Child Development

At the Great Start Collaborative Program, we understand the importance of early childhood development and the impact it has on a child’s future success. That’s why we’re dedicated to providing families with the information and resources they need to support their children’s growth and development. This page features information on childhood development, including articles, videos, and educational resources. Whether you’re looking to learn about the different stages of childhood development, understand how children learn and play, or discover new ways to support your child’s growth

School Readiness

Preparing Parents and Children

School Readiness means that children are ready for schools, families are ready to support their children’s learning, and schools are ready for children.

  • Physical, cognitive, social, and emotional development are all essential ingredients of school readiness.​ Including:
    • Approaches to Learning
    • Social and Emotional Development
    • Language and Literacy
    • Cognition
    • Perceptual, Motor, and Physical Development
  • Implementing and measuring progress toward school readiness goals and preparing children for kindergarten.

 

Is My Child On Track?

Track Your Child's Development

Overview

Families with children between the ages of 2 months and five can complete screenings. Results tell parents what to expect at each state of development. Often times, early diagnosis can help give a child the best opportunity to reach their potential.

Developmental Screening

Key Focus Areas: 
  • ​​Fine Motor​
  • Gross Motor​
  • Communication 
  • Problem Solving
  • Personal-Social 

Social-Emotional Screening

  • ​​Self Regulation
  • Compliance
  • Communication
  • Adaptive Functioning
  • Autonomy​
  • Affect
  • People Interaction

Social & Emotional Health

Social emotional health is a child’s growing ability to:

Why is social emotional health so important?

Social and emotional skills are as important
as ABC’s and 1, 2, 3’s. Babies need relationships with loving adults to
learn these skills. Loving relationships also help babies’ brains to
grow and develop.

When children have this healthy foundation, they are more likely to:

  • make friends
  • follow directions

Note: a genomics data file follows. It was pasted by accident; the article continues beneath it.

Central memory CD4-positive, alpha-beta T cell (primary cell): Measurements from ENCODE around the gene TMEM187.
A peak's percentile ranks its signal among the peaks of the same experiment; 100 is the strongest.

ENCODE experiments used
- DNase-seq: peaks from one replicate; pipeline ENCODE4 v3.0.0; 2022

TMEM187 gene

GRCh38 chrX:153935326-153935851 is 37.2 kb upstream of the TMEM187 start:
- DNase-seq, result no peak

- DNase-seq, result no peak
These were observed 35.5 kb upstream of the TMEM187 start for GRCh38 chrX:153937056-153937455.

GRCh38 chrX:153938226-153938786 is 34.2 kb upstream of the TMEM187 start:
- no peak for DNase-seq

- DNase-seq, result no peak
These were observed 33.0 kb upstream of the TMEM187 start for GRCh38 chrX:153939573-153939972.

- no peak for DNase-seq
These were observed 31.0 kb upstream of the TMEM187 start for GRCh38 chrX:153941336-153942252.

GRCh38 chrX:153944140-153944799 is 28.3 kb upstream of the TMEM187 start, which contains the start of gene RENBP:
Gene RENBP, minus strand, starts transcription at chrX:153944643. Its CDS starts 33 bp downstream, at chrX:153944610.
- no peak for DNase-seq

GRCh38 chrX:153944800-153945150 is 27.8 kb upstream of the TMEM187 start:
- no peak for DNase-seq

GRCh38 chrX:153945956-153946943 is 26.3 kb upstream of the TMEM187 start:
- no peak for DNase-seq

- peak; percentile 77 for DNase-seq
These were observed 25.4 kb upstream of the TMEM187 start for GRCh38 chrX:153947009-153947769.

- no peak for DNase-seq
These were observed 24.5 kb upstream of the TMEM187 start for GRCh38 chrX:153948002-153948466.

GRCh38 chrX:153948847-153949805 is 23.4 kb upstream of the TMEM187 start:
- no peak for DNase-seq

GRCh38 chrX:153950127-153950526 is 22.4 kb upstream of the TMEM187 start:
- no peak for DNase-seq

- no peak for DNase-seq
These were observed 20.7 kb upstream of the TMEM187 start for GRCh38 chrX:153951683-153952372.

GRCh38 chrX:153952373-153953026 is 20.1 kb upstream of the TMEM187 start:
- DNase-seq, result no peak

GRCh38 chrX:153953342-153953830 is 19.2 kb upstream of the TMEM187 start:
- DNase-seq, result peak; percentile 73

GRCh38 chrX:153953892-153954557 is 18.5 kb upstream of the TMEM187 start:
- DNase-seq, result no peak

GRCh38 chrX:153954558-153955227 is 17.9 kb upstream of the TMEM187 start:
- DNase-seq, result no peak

• control emotions
  • solve problems 
  • focus on tasks

Children who do not have these social and emotional skills are less prepared to learn in school.

They are more likely to:

  • have trouble making friends
  • have behavior problems like biting, hitting, using unkind words or bullying
  • have difficulty learning
  • drop out of school

Early social emotional problems have been linked to later mental and physical problems like depression, and obesity.

 

Challenging experiences occur in the lives of all children.

Some of these experiences might challenge a child’s ability to see the world as a safe and predictable place:

  • New caregiver, school or program
  • Family financial worries
  • Exposure to domestic or community violence
  • Loss of family member, friend or pet
  • New sibling
  • Hospitalization
  • Divorce
  • Moving
  • Family illness
  • Multiple caregivers

Indicators that a child may be struggling to make sense of challenging or traumatic experiences include:

  • Hurting self or others
  • Excessive screaming
  • Destroying property
  • Difficulty calming self
  • Difficulty sleeping
  • Toileting issues
  • Silent and/or withdrawn
  • Running away
  • Difficulty participating in group experiences
  • Difficulty moving from one activity to another

To help a child feel physically safe and emotionally secure, adults can:

  • Focus on nurturing relationships
  • Recognize impact of challenging experiences
  • Consider child’s perspective
  • Develop predictable routines and expectations
  • Enjoy positive moments with child
  • Participate in back-and-forth interactions
  • Teach problem solving skills
  • Acknowledge feelings, efforts and progress
  • Avoid using shame or humiliation
  • Practice how to cope with strong feelings
  • Find ways to stay calm in times of stress
  • Reach out for help

From the Social and Emotional Health of Children Birth to Age 8 Fact Sheet

Learning Together

Access Education Materials

These materials were developed under a grant awarded by the Michigan Department of Education.

Powered by Morph Design
© 2024. All Rights Reserved.